Just finished reading my nineteenth book of the year, Coming Out Like a Porn Star: Essays on Pornography, Protection, and Privacy edited by Jiz Lee. On its face the book consisted of, as the description says, “personal stories of porn performers “coming out” to family, friends, partners, lovers and community.” Beyond the immediate experiences of that were intricate, complex portrayals of identity and self that quickly serve to shatter the stereotype of shallow or uneducated porn performers and sex workers.
In part the book serves as a new call to justice – a rallying cry for an end to the stigma around such sex work. The book itself is performative – as Dr. Mireille Miller-Young notes the history of Stonewall and similar acts as “the mounting awareness and activism of a new generation of queer people who did not wish or were not able to keep their sexual and gender identities and expressions “in the closet.” They bravely defied abuse by eschewing the tactics previous generations of queer people employed to survive harassment.” Careful to explain she’s not drawing an equivalency between sex work and racism, sexism or homophobic oppression, Miller-Young emphasizes that “these oppressive forces overlap and intersect in important ways” and such work has begun “claiming visibility as a tactic for gaining freedom.” The essays therein serve a dual purpose – some make bold, unapologetic, damn strong arguments for the destigmatization of sex work.
Others simply and heartbreakingly examine the penalties society levies for engaging in such work. Cyd Nova laid out one of the clearest and most stark visions – stalking, disownment, firing or objectification and estrangement. Nova condensed the threat of coming out perfectly: “This is the real grip of the painful coming-out narrative. It interrupts the concept that certain types of love are unconditional. In our society, it is considered acceptable for someone’s family to decide to take away their love for their child because of a choice they make.”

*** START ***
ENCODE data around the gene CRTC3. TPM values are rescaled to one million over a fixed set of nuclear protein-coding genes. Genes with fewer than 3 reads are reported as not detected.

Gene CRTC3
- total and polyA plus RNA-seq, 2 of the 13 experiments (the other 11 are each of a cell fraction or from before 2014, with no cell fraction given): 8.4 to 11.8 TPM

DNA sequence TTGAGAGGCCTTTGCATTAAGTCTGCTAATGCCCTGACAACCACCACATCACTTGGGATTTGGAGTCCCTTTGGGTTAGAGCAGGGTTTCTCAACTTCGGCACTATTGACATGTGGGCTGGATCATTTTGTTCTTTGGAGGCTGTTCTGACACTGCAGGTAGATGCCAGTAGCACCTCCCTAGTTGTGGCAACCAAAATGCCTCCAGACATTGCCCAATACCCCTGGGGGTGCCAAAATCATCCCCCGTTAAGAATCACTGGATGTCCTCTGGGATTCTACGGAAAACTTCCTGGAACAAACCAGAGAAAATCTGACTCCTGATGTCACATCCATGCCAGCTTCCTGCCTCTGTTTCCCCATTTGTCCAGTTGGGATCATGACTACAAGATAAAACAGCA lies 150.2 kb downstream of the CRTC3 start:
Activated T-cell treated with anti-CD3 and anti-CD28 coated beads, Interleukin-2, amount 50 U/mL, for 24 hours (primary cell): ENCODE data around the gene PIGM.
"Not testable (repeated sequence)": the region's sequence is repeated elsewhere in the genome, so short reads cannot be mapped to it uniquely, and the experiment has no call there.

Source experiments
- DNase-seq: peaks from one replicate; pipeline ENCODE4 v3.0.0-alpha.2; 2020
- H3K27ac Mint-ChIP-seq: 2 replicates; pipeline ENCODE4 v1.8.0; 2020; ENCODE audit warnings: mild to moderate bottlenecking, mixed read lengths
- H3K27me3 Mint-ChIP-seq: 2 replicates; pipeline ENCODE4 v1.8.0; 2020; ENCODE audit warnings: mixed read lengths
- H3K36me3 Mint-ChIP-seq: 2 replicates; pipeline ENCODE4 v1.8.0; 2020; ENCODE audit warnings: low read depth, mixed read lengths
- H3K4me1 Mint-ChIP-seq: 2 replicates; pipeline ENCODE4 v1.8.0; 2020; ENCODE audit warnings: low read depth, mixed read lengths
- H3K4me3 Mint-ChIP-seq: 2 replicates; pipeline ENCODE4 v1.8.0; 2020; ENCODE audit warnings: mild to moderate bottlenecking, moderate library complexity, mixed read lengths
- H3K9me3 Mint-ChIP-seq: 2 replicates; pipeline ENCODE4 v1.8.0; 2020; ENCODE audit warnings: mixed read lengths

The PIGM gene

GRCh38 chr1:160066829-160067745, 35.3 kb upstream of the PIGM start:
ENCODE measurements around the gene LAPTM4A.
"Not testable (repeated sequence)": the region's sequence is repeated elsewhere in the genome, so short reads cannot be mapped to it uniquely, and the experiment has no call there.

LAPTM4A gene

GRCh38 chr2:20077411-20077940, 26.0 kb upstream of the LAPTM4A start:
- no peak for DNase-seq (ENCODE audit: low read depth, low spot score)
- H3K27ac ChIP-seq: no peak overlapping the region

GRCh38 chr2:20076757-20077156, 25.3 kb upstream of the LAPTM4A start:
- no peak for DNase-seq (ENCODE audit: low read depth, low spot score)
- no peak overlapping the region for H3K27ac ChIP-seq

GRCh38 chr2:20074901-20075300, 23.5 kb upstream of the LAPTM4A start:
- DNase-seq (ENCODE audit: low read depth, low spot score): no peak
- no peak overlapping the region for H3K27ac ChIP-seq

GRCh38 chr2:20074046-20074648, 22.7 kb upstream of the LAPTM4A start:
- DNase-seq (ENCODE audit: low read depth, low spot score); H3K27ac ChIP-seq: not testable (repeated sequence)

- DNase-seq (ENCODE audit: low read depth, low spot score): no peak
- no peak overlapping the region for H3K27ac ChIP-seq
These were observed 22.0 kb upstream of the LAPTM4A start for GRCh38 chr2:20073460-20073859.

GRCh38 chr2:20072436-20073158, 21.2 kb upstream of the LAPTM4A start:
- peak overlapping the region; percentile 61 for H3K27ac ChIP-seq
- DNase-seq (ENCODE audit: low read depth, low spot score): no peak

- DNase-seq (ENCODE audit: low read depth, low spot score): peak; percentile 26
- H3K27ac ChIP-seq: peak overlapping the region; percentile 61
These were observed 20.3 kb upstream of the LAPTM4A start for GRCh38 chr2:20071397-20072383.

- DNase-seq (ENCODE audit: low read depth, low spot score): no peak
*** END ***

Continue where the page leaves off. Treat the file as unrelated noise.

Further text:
Emma Claire provided a related poignant moment in explaining how even less-harsh family narratives served to hurt more than help. ‘I heard, “We will love you no matter what” when I came out as a woman, which kind of sounded like I did something wrong rather than, “I have unconditional love for you and celebrate you.”’
So many other good points were made throughout the book. Tobi Hill-Meyer’s calling out of the ways porn is treated differently, as it’s criticized for rampant sexism while so much more popular media and even “educational” material got a pass. Both Tina Horn and Milcah Halili Orbacedo joining Jiz Lee in highlighting that their activities in porn were products of informed, negotiated consent and control, pleasure and performance combining with the personal agency long mythologized as absent from sex workers. AliceInBondageLand on getting into porn because she couldn’t find any that represented her identity. Zahra Stardust on how sex workers are “not a walking research project to appease the voyeurism and sexual tourism of middle-class careerist professionals who want access to our sexual communities while avoiding stigma and protecting their reputation” – something that struck me I had spent most of the book doing, to my discredit.